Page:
Satya Nadella, CEO of Microsoft Corp., attends a panel discussion at the World Economic Forum in Davos, Switzerland, May 24, 2022.
Hollie Adams | Bloomberg | Getty Images
Microsoft is preparing to pursue a more conservative approach to hiring in a part of the business that includes some of its most popular products.
Rajesh Jha, the executive vice president in charge of Office and part of Windows, told staff members in his group on Thursday to be more careful when it comes to opening up new roles and ask permission first from Jha’s management team, according to a person familiar with the matter, who was not authorized to talk about private deliberations. Bloomberg reported on the change earlier.
The move comes a month before Microsoft begins its new fiscal year, a time when the company regularly reorganizes. More broadly, Microsoft and other companies in the tech industry are recalibrating as a disastrous first half for the market nears its close and inflationary pressures continue to mount.
Facebook parent company Meta, chipmaker Nvidia and social media company Snap have in recent weeks announced plans to hire less vigorously as the Covid-19 pandemic and war in Ukraine have added pressure to the workforce. rise in prices and clouded the outlook for the rest of the year.
When asked about the memo, a Microsoft representative sent the following statement:
“As Microsoft prepares for the new fiscal year, it is ensuring that the right resources are aligned with the right opportunity. destination of these resources.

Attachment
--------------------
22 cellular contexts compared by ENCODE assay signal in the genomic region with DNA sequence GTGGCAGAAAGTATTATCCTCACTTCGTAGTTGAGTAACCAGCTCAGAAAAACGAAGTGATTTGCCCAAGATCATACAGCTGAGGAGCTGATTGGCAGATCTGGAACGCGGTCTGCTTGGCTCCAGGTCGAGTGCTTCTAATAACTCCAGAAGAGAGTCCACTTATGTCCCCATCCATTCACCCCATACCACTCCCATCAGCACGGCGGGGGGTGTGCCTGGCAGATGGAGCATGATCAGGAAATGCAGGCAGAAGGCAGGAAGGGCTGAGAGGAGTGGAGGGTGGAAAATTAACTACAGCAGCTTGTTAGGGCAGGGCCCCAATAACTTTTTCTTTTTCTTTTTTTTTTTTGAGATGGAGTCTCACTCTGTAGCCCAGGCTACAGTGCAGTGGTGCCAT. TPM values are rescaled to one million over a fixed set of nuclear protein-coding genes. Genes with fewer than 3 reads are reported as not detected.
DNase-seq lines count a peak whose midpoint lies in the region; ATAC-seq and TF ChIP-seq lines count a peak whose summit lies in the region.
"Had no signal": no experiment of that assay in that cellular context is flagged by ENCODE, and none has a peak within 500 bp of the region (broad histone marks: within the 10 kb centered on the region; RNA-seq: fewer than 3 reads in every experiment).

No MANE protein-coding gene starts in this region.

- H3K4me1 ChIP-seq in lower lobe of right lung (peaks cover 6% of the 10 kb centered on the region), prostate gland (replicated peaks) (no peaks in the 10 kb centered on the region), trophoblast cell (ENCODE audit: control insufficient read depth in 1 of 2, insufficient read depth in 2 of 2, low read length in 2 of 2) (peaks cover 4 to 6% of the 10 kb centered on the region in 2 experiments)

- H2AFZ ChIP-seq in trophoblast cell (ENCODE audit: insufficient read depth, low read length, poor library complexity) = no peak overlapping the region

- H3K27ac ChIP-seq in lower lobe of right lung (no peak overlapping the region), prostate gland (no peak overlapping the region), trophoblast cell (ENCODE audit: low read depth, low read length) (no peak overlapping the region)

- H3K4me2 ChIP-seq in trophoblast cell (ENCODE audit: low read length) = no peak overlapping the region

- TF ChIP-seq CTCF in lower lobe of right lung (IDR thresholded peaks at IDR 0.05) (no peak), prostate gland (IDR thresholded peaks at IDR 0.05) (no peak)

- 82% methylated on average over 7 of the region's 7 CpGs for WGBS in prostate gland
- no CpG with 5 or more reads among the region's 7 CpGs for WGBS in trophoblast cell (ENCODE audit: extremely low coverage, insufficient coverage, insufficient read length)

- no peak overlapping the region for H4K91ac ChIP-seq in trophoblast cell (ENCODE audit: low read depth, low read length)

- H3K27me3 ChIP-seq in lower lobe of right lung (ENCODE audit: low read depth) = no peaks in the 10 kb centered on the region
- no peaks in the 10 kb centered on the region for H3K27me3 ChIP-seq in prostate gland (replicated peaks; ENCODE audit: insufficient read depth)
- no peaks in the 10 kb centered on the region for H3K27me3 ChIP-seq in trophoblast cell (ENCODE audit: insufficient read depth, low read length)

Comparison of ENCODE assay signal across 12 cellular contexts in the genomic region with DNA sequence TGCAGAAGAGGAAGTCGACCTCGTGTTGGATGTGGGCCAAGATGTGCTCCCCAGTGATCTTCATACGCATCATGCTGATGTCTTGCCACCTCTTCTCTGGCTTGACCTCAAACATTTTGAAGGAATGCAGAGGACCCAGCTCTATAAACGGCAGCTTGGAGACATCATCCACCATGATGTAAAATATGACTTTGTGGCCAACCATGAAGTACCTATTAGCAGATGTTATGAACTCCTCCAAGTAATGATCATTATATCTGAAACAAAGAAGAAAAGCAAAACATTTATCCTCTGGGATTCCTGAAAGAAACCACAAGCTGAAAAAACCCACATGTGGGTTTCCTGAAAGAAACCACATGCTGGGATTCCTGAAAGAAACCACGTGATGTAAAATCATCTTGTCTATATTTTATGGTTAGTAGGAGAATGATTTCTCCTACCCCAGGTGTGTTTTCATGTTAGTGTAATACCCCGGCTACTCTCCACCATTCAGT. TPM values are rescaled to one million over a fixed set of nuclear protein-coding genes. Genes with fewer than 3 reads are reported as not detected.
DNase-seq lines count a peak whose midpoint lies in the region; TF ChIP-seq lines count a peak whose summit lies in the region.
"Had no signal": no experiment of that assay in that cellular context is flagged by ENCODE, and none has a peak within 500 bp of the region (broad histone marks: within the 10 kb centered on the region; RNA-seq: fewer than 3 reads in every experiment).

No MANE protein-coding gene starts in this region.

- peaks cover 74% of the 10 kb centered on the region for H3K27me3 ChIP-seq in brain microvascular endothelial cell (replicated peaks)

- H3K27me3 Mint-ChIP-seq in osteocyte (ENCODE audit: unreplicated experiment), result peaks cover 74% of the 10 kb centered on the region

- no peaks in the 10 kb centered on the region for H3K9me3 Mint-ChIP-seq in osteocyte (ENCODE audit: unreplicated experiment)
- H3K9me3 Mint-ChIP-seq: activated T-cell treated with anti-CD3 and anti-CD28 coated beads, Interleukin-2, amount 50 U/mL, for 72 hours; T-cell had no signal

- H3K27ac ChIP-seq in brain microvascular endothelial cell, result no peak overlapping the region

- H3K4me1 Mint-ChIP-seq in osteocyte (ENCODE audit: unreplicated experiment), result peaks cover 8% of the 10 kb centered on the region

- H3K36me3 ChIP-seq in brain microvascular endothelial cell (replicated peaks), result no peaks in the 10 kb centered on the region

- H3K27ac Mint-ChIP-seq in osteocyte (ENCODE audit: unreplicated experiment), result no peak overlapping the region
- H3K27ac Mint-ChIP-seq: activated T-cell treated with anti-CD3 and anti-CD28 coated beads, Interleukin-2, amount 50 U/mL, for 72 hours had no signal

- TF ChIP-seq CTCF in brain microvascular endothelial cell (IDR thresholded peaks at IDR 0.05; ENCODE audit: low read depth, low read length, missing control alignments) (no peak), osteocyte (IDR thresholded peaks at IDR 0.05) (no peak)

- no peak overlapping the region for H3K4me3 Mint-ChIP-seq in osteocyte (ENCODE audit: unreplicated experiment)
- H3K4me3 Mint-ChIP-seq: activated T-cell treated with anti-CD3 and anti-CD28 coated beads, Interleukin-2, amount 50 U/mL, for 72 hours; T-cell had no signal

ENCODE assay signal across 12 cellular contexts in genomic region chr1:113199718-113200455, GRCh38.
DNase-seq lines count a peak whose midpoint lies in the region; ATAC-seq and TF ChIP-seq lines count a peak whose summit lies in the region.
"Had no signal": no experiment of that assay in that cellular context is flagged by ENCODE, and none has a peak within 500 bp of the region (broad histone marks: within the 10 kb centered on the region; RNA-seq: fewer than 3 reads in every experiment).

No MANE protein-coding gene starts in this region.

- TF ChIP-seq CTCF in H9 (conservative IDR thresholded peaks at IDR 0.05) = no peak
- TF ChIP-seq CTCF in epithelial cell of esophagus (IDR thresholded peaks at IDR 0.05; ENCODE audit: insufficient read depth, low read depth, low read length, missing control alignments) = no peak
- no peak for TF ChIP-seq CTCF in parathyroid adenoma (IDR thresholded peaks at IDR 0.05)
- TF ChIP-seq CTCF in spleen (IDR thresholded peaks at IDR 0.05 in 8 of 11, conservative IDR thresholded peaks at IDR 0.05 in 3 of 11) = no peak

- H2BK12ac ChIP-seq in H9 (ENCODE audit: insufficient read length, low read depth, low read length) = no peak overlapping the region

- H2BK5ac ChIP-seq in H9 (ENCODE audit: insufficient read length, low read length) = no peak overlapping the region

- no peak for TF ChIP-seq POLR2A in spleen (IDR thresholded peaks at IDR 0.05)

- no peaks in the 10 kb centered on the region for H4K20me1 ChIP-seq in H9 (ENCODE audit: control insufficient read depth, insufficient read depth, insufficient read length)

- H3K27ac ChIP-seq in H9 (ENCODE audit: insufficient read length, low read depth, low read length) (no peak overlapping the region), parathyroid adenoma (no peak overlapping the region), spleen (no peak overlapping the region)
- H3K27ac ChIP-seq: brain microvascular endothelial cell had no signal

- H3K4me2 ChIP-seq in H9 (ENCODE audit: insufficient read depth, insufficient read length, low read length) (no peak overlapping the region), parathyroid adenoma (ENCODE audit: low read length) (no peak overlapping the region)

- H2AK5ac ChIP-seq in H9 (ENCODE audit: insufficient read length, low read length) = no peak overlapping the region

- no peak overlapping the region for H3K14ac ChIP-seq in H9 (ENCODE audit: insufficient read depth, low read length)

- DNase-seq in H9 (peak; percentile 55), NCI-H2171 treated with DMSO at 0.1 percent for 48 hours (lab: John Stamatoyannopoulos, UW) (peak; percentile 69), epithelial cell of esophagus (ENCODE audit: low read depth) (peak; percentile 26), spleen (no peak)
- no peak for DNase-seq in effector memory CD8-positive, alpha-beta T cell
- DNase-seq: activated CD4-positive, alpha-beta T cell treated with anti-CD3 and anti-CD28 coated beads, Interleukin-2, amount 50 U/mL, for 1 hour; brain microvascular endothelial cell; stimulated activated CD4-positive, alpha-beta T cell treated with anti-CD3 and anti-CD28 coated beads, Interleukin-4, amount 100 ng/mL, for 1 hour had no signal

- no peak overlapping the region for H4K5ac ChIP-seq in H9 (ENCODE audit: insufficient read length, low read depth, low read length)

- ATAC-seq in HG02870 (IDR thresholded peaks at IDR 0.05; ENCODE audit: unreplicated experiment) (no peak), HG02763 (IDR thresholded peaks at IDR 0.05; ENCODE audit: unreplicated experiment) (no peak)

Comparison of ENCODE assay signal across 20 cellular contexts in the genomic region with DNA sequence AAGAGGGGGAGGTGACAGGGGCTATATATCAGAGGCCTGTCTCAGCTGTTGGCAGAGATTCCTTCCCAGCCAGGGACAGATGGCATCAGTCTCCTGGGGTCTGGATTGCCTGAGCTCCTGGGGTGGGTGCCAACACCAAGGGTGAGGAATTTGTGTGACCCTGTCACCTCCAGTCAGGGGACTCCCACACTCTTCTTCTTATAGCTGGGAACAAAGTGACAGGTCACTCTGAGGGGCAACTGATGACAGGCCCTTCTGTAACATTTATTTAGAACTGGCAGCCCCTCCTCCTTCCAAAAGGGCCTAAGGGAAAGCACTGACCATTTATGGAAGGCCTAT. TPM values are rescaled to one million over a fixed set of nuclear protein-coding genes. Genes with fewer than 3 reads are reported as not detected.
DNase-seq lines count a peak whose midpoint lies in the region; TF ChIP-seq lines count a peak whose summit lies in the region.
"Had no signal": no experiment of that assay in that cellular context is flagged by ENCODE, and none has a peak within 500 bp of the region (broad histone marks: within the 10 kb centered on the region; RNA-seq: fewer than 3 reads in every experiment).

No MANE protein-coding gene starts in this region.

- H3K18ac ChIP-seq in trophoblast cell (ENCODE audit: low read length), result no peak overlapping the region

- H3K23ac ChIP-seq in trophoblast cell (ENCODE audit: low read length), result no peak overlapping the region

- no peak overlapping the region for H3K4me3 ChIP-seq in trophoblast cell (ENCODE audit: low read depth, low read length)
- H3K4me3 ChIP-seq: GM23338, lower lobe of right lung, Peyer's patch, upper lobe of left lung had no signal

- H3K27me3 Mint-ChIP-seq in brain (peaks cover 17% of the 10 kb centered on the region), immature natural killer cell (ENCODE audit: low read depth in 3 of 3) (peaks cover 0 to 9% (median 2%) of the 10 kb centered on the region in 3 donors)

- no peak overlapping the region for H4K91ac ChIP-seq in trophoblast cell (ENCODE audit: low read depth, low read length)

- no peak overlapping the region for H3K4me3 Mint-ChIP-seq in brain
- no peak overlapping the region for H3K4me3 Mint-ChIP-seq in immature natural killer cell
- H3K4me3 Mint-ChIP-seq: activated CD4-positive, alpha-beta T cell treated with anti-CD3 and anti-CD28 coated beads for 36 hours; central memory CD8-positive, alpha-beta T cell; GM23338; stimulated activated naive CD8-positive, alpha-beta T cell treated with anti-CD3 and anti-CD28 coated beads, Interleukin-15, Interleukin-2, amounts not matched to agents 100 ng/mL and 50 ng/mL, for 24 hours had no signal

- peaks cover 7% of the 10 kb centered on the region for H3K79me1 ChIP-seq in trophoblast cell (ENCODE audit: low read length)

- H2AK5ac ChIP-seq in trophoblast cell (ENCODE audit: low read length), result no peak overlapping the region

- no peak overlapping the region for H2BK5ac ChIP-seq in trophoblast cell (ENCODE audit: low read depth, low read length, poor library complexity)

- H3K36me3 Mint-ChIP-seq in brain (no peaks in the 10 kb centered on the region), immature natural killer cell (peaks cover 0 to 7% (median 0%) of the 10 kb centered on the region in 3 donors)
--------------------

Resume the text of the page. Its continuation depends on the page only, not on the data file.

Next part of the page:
Microsoft is still focused on retaining top talent in a tight job market. CEO Satya Nadella announced two weeks ago that the company was increasing the amount of money available for employee merit raises.
While Microsoft shares have been hammered this year along with the rest of the market, they have held up better than companies like Google, Facebook and Amazon, which are more exposed to consumer activity and spending.
However, businesses that rely on corporate spending still face risks as customers tighten their budgets. According to RBC Capital Markets estimates, nearly 88% of Microsoft Office’s approximately $11 billion in quarterly revenue is commercial in nature. Office and Windows continue to grow, but not as fast as Microsoft’s Azure public cloud business, which is second only to Amazon Web Services in cloud infrastructure.
Office and Windows are expected to continue growing in the current quarter, albeit at a slightly slower pace, Microsoft chief financial officer Amy Hood told analysts last month.
Revenue from Windows license sales to device makers is expected to be in the low-to-mid range in the second quarter, thanks to a PC market dominated by sales of commercial machines, Hood said. That would be down from 11% growth in the previous quarter.
“We expect Office 365 revenue growth to be a point or two lower sequentially on a constant currency basis,” Hood said.
Microsoft still has room to sell Office improvements to customers, in part because the Teams chat app has brought in new users during the pandemic, and Microsoft has security features some of them might want add. Speaking at a conference call this week with JPMorgan Securities analyst Mark Murphy, Jha said the company is still in its early stages of signing up customers for the more expensive E5 Office subscription tier.
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